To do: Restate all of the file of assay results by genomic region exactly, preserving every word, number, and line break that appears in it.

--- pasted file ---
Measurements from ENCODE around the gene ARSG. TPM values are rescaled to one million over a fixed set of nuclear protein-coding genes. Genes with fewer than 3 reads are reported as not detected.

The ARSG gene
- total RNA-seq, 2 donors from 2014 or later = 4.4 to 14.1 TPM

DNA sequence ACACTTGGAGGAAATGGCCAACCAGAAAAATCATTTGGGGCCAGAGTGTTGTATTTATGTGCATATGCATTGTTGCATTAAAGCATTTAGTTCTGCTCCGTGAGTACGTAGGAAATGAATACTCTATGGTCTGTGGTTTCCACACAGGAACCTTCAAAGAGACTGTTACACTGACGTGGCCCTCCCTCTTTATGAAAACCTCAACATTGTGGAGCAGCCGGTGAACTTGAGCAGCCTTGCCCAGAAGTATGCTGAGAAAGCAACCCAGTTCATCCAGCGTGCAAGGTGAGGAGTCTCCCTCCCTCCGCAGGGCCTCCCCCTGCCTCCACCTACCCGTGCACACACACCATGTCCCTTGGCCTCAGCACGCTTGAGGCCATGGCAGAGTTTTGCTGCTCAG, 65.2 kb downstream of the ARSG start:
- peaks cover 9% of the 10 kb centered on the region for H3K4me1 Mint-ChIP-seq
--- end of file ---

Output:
Measurements from ENCODE around the gene ARSG. TPM values are rescaled to one million over a fixed set of nuclear protein-coding genes. Genes with fewer than 3 reads are reported as not detected.

The ARSG gene
- total RNA-seq, 2 donors from 2014 or later = 4.4 to 14.1 TPM

DNA sequence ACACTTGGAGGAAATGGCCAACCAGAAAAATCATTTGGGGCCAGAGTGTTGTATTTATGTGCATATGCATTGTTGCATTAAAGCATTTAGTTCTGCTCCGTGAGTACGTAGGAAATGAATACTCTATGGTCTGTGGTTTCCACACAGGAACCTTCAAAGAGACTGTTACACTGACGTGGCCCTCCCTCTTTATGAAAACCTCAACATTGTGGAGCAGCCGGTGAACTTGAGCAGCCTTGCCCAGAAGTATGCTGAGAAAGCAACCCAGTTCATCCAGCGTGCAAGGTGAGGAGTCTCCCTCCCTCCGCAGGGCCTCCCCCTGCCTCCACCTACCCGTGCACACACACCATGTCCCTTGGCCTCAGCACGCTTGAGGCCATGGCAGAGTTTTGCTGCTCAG, 65.2 kb downstream of the ARSG start:
- peaks cover 9% of the 10 kb centered on the region for H3K4me1 Mint-ChIP-seq